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Moon Flower by James P. Hogan
Cover Artist: Allan Pollack
Review by Mel Jacob
Baen Hardcover  ISBN/ITEM#: 9781416555346
Date: 01 April 2008 List Price $23.00 Amazon US / Amazon UK / Show Official Info /

James Hogan mines familiar territory in his latest novel Moon Flower. Set in the future, the United States has fractured into several nations and undergone a period of turmoil. Mega corporations rule the world and seek to explore space and exploit its resources. They have developed massive armaments including the Marduk orbiting weapons platform. The novel opens with its use against a rebel group in a breakaway part of Indonesia and the slaughter of the fighters and supporters.

Interworld Restructuring Corporation's efforts to establish an outpost on Cyrene, a distant planet with a double star system, has experienced a large number of defections. The local population, while polite and fascinated with Terran technology, sees no reason to change their way of life.

No one has identified what property of Cyrene causes people to move from competitive 'me-first' to consideration of what is best for all. Cyreneans believe in optimization for all and do not understand the Terran desire to corner and control resources. They prize knowledge and ability, especially those of artists and craftsmen.

Terran staff on Cyrene have lost their sense of mission and work on the base lags behind schedule. Frustrated executives send a military expedition to recover a missing scientist and put an end to staff losses. They select Myles Callen, a military troubleshooter and ruthless leader, to recover Evan Wade the scientist and put the colony back on mission. They also send a young colleague of Wade's, Marc Schearer, a physicist, in hopes of reaching Wade through him.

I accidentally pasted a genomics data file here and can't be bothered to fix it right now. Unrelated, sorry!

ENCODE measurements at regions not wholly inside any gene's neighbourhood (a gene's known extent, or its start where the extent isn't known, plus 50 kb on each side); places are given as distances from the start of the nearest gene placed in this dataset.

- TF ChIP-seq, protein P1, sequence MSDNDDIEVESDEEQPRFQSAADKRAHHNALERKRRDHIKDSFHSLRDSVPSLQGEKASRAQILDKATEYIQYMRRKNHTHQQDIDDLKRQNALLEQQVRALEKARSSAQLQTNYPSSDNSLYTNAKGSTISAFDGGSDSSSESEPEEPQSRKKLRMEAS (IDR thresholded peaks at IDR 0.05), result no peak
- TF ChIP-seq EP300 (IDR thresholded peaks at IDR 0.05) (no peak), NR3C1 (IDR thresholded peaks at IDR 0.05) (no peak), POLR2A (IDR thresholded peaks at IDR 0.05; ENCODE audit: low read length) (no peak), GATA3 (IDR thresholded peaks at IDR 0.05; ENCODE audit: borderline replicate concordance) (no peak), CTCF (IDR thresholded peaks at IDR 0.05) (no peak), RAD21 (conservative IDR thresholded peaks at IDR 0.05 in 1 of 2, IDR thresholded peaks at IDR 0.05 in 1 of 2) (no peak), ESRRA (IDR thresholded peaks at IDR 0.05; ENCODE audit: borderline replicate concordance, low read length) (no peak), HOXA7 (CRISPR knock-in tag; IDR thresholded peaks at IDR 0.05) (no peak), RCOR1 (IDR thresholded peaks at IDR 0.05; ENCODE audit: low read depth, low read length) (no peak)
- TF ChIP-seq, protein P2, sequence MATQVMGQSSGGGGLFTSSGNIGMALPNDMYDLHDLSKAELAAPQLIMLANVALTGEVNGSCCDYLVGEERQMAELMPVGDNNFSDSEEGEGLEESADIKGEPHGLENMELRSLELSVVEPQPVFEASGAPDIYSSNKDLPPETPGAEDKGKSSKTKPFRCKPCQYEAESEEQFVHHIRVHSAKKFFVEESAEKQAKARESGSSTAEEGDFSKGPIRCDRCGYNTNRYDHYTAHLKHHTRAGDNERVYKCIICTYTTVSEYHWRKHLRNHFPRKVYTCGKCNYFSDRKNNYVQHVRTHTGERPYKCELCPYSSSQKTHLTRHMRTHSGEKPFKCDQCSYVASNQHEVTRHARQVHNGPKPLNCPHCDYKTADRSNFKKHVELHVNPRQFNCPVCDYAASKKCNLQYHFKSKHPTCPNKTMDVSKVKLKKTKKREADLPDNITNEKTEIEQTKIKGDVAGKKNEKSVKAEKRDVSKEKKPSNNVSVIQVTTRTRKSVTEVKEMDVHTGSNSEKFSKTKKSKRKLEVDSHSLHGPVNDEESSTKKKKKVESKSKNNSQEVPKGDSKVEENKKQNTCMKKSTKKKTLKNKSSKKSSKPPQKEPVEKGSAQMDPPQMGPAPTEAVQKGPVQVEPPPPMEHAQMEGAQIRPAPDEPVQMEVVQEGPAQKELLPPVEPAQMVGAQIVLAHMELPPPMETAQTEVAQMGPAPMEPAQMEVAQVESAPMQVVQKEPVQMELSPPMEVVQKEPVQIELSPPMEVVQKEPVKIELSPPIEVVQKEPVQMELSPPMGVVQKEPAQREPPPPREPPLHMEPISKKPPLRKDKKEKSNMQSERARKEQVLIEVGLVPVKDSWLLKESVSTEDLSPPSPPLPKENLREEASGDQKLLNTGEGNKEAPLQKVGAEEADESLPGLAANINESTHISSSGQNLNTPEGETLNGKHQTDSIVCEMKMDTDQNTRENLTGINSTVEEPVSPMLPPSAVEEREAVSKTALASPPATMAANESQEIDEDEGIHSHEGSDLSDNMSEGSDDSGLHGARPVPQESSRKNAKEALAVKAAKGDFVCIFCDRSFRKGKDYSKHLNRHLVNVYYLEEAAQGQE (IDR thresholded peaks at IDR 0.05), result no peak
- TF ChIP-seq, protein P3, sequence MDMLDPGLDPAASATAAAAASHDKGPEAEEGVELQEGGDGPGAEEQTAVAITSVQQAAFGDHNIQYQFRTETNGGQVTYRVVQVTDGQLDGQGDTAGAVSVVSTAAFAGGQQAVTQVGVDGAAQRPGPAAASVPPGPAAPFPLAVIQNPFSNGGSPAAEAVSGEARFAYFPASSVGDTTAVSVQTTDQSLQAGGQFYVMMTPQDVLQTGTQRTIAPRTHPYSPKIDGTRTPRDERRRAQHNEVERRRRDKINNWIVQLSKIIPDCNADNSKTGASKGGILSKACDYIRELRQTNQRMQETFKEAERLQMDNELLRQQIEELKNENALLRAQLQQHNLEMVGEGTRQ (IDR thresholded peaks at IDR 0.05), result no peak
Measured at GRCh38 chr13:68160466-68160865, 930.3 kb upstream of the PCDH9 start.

On Earth, Wade and Schearer worked on developing a means of collecting and identifying what they term A-waves that travel from a future event backwards in time. To date, experiments have proved inconclusive. Wade and Schearer share not only similar scientific views, but also political ones. From Cyrene, before Wade disappeared, he requested an assistant with the position description tailored to Schearer.

Schearer escapes the Terran base and seeks Wade. Pursuit follows. As he travels, Schearer struggles to understand why the Cyrenean values differ from those of the Terrans and what causes it. Why did this difference develop here, but nowhere else Terrans have visited?

Hogan offers a frightening glimpse of an all too probable future. Dedicated fans will enjoy the read, but others may find it rehashes old ground with nothing new. He manages a few surprises as the novel moves toward resolution. The ending provides hope for the future.

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